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22.08.04 Grossi, Angles on a Kingdom

22.08.04 Grossi, Angles on a Kingdom

Using a series of fine-grained literary and historical case studies, Joseph Grossi builds a portrait of the kingdom of East Anglia as it developed and changed between the sixth and tenth centuries. The book is sensitive to the political biases and agendas of the various texts it relies upon, and Grossi uses these “angles” to offer a glimpse of the East Angles themselves, who are rarely--with the possible exception of Felix, author of the Vita Guthlaci (108)--the ones telling the story. As Grossi himself puts it, “detecting [East Anglia’s self perception] in texts is a bit like identifying a black hole; one discerns it by observing its effects on other matter” (167). The result is a sharp, sympathetic account of the particular regional experience of medieval East Anglians, as their provincia deals with incursions and invasions from Mercians, Scandinavian raiders, Guthrum’s Danes, and the West Saxon kings.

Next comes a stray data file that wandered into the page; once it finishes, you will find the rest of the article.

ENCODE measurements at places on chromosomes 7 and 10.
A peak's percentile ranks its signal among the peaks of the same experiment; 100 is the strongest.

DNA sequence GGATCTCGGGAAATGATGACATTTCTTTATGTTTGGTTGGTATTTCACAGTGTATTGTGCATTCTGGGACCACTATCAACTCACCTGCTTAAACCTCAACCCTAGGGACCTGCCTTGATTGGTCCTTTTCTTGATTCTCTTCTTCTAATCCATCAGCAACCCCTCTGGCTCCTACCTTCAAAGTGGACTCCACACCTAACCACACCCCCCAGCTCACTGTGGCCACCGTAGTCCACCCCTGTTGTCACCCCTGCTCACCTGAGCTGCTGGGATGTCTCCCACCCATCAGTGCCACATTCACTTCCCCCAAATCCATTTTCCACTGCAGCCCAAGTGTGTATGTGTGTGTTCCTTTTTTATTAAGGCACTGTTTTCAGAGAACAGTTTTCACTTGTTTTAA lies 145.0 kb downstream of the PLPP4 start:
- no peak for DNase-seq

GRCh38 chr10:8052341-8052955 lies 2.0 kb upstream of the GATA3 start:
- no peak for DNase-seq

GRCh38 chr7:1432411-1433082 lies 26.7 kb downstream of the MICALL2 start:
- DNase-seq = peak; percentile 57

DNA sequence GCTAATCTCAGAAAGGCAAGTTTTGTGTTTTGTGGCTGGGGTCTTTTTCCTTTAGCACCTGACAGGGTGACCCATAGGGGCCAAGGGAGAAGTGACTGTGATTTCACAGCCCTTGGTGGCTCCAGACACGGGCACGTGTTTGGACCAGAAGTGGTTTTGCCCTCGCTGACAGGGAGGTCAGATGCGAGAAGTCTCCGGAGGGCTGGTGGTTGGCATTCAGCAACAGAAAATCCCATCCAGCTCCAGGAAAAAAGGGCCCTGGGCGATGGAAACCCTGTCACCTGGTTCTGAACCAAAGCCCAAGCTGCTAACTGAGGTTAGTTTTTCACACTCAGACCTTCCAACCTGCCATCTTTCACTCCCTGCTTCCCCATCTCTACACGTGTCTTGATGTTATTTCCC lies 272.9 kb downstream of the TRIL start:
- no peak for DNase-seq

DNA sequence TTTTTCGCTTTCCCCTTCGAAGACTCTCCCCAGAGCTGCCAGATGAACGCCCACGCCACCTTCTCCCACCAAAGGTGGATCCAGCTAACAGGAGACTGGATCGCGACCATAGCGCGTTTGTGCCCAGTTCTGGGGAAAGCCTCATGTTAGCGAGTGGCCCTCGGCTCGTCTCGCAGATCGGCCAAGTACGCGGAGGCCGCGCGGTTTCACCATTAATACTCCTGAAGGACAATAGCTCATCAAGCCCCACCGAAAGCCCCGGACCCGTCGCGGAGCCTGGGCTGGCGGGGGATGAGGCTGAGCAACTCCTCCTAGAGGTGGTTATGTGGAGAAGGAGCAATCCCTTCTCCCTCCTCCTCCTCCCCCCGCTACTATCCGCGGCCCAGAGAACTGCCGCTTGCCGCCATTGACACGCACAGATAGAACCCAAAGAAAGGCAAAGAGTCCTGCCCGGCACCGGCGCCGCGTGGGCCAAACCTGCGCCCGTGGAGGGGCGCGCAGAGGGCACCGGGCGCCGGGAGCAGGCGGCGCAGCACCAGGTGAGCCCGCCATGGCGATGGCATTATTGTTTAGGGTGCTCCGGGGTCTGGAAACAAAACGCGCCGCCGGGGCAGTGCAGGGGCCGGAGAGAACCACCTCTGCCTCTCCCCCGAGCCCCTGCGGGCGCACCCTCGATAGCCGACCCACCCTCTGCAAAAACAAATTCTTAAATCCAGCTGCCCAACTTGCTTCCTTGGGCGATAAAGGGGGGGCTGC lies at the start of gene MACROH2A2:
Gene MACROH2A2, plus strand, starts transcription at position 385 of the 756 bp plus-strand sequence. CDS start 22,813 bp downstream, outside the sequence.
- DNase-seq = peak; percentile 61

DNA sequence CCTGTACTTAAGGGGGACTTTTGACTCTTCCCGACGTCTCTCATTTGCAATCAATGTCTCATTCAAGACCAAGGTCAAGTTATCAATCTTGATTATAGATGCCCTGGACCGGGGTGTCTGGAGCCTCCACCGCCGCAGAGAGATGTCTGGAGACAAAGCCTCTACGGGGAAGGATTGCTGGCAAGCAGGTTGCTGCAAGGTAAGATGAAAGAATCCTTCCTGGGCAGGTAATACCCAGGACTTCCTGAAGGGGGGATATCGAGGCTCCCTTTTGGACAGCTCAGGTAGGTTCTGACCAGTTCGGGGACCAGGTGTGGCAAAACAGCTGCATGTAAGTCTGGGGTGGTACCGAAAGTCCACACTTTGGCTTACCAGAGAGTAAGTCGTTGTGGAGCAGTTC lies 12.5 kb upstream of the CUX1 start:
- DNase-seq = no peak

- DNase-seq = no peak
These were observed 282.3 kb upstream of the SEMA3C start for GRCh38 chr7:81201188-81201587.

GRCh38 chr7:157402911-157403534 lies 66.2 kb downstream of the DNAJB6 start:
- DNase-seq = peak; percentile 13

A key premise of Grossi’s work is that East Anglia can be understood, in part, as the inverse of how others seek to define it--a “black hole” bounded by the political and religious ambitions of those who inhabit the region’s edges. Thus, chapter 1 asserts that Rædwald’s religious syncretism, portrayed by Bede in theHistoria ecclesiastica as a sin worse than outright paganism, must be recovered from Bede’s judgment. Recontextualizing that religious syncretism as a pragmatic political position, which endured for decades after the end of the seventh-century king’s reign, Grossi shows that Rædwald’s queen played a key role as his religious advisor. Bede’s harsh criticism of the queen, in what Grossi argues would have been her traditional role, reveals her as a competitor against the new Christian monks and bishops (favored by Bede, for obvious reasons) who sought to influence Rædwald instead.